FIG. 9 shows an example of a GPS location module 160 using Trimble Lassen iQ GPS Module. This module has 12 channels in simultaneous operation making it to capture the coordinates faster from the satellites. The worst case cold start acquisition time is less than 84 seconds at 90% of the time. Its low power 90 mW operation at 3.3V lends itself to be battery, 164, operated. The size of 26 mm×26 mm×6 mm is a small form factor fit to be used as a proximity sensor unit. The 2 bidirectional serial port using the TAIP/NEMA protocol allows it to communicate via the Rx 178, Tx lines, 180, with the microcontroller, 162, PIC 18F4520 or PIC 18F1320.

When the GPS signal is available, the pulse pin, 168, sends an interrupt signal to the microcontroller to start reading the GPS data. This update rate of 1.0 Hz is very accurate and can be used as a time reference. Usually, its accuracy is good to 1 nanosecond. All the proximity sensing devices can communicate with those devices with GPS modules to synchronize its clock. In order for this to do so, the device must contain both the GPS module and the RF module because they both operate on different frequencies. The RF module will do the communication and the GPS module will provide absolute location and time for synchronization. In such cases the RTOS feature may not be critical even for units without GPS as long as the device can derive its real time from those who have indirectly.

In addition there is a power down mode controlled by line PDN, 170. This extends battery life significantly with a 3.0 v backup power, 166, via line 174.

The drawback of a commercial GPS application, the location resolution of ˜10 meters or 30 feet which may not be adequate for some applications. The version with military precision will not have this issue. The acquisition time from cold start at 84 seconds can be too slow for some applications. A GPS system alone is not sufficient in creating the fine resolution contact network map. A combination of RF or other communication scheme is required to communicate among each other bi-directionally to collect all the positions of its neighbors.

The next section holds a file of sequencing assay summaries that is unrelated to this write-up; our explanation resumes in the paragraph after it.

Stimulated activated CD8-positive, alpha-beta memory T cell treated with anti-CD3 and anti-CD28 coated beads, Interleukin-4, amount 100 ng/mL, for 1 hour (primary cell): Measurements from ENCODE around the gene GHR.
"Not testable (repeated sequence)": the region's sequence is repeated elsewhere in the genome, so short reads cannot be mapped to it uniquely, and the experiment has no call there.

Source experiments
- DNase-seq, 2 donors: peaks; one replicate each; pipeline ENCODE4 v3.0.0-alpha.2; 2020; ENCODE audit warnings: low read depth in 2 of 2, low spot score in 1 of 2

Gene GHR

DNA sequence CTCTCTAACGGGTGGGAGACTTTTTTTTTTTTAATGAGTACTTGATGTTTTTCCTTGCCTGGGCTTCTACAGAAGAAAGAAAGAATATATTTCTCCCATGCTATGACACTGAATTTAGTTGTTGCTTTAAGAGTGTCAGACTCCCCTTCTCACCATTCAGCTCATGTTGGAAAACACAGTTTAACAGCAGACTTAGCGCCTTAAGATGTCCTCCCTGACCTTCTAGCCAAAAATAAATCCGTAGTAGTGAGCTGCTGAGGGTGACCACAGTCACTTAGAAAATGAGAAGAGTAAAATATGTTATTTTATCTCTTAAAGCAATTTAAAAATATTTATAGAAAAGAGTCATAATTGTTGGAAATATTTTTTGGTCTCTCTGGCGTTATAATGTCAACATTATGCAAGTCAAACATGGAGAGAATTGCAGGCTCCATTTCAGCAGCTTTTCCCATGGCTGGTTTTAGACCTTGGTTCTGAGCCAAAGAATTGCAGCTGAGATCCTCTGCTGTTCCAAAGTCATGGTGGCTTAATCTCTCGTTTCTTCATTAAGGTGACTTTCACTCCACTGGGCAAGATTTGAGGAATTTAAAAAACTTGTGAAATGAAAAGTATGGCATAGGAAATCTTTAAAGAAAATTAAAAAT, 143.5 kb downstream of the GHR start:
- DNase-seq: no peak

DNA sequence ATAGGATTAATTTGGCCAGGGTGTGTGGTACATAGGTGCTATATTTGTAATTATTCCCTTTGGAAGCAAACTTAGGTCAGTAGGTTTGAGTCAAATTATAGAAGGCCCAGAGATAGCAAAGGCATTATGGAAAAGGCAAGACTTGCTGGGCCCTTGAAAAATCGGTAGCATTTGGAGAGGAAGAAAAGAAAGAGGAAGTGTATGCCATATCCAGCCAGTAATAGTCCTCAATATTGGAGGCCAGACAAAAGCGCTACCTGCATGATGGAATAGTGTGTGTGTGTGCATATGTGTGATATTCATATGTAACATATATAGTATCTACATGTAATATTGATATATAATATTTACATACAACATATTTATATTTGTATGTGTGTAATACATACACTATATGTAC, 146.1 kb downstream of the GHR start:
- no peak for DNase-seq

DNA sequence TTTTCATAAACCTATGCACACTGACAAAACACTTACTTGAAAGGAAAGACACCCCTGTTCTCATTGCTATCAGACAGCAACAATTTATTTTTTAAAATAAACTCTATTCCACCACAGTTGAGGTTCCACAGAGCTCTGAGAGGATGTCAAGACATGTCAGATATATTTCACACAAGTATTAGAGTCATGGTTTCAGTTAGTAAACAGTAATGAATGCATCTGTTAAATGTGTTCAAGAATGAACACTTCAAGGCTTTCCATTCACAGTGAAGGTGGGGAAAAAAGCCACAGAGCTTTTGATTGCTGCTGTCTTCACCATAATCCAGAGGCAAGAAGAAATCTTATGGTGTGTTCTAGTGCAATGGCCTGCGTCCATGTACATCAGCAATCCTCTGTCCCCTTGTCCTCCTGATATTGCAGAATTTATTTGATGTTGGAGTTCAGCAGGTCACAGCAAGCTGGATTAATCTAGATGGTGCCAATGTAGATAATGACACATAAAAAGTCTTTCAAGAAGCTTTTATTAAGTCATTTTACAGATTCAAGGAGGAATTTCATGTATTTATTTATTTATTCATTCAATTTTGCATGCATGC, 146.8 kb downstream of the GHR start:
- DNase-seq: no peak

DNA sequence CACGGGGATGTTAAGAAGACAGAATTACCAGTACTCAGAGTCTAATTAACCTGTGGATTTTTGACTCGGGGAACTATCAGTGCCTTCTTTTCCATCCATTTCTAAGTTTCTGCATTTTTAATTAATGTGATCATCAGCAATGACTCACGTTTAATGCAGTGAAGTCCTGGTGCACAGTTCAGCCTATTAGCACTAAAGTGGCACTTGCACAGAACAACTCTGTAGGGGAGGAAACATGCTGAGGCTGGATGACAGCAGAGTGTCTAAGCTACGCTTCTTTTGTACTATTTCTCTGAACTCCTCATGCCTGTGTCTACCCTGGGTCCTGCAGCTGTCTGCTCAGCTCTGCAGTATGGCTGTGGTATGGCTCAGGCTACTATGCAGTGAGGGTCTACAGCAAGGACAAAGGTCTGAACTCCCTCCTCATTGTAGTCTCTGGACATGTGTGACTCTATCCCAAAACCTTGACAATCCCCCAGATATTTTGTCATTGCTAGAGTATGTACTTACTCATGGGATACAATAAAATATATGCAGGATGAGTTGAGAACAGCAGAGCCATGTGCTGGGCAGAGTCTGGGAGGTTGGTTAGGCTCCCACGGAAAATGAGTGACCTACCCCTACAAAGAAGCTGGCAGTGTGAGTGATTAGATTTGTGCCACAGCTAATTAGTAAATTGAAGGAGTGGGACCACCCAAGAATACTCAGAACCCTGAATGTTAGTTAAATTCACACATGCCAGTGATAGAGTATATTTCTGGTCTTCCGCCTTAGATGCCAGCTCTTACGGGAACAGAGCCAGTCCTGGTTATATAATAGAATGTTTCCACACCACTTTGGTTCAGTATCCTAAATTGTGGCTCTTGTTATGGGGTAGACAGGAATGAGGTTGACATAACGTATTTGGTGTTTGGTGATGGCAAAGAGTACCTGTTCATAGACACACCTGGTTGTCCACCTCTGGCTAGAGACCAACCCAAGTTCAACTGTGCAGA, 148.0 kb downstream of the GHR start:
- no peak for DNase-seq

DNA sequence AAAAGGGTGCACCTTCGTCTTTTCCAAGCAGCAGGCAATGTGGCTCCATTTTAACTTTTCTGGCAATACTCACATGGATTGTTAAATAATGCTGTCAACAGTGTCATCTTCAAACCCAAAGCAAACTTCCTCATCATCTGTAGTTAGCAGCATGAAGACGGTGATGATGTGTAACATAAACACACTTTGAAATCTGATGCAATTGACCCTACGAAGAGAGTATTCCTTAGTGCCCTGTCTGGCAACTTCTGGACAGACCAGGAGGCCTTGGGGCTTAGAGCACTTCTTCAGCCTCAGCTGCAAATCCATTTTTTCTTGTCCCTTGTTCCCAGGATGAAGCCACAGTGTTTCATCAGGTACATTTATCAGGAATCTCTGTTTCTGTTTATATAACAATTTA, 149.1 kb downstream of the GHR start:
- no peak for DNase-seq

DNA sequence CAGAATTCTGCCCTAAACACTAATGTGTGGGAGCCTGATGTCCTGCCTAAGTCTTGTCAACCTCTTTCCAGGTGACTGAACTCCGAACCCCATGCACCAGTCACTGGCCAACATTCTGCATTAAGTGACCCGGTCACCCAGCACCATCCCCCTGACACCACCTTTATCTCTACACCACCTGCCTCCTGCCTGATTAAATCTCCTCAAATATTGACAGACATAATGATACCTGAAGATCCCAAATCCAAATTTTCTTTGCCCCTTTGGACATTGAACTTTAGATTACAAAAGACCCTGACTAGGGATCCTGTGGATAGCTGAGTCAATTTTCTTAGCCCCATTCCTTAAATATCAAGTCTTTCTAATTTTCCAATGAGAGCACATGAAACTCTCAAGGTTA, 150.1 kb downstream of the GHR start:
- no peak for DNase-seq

The use of one or more units with GPS for identifying location each cluster can be complemented with other proximity detection methods within the cluster for obtaining both relative and absolute positions.

Some cellular phones are equipped with the capability of location through triangulation. Therefore if the cellular phone is active, it can function as a proximity sensor system. It has the advantage that it as a built in communication networks. However, the disadvantage is that people do not attach or turn on the cell phone all the time.

Zigbee network devices can be modified accordingly to perform functions of the proximity sensing unit. It has a routing table that is based on end devices to parent reporting structure rather than nearest neighbors. Furthermore, this table is not accessible and the discovery time can be very large when there are more than 100 units. The enhanced feature of location measurements by Chipcon chipset CC2431 make these devices more like GPS location devices but more accurate (˜1.5 feet). In order to avoid long discovery times, routers that do not sleep can be used. The coordinator device becomes the network server. Many of these devices do not have enough program memory left behind as the Zigbee stack is very large. Additional memory and an added microcontroller may be necessary for its implementation.

Claims (66)

I claim:
1. A contact tracking system comprising: (a) a plurality of mobile units, each unit being adapted to obtain contact event information including, (i) proximity to another contacted unit, (ii) a unique identifier of the another contacted unit, and (iii) a timestamp of the contact with the another contacted unit; (b) at least one data entry device adapted (i) to receive contact event information from the plurality of mobile units; and (ii) to upload contact event information to a database; and (c) a computer adapted to: (i) receive contact event information, (ii) maintain a database of contact event information, (iii) identify a first set of mobile units that were in contact with a mobile unit of interest, and (iv) identify a second set of mobile units that were in contact with a mobile unit of the first set.
2. A system as in claim 1, wherein contact event information further includes a relative vector from a first mobile unit to another mobile unit.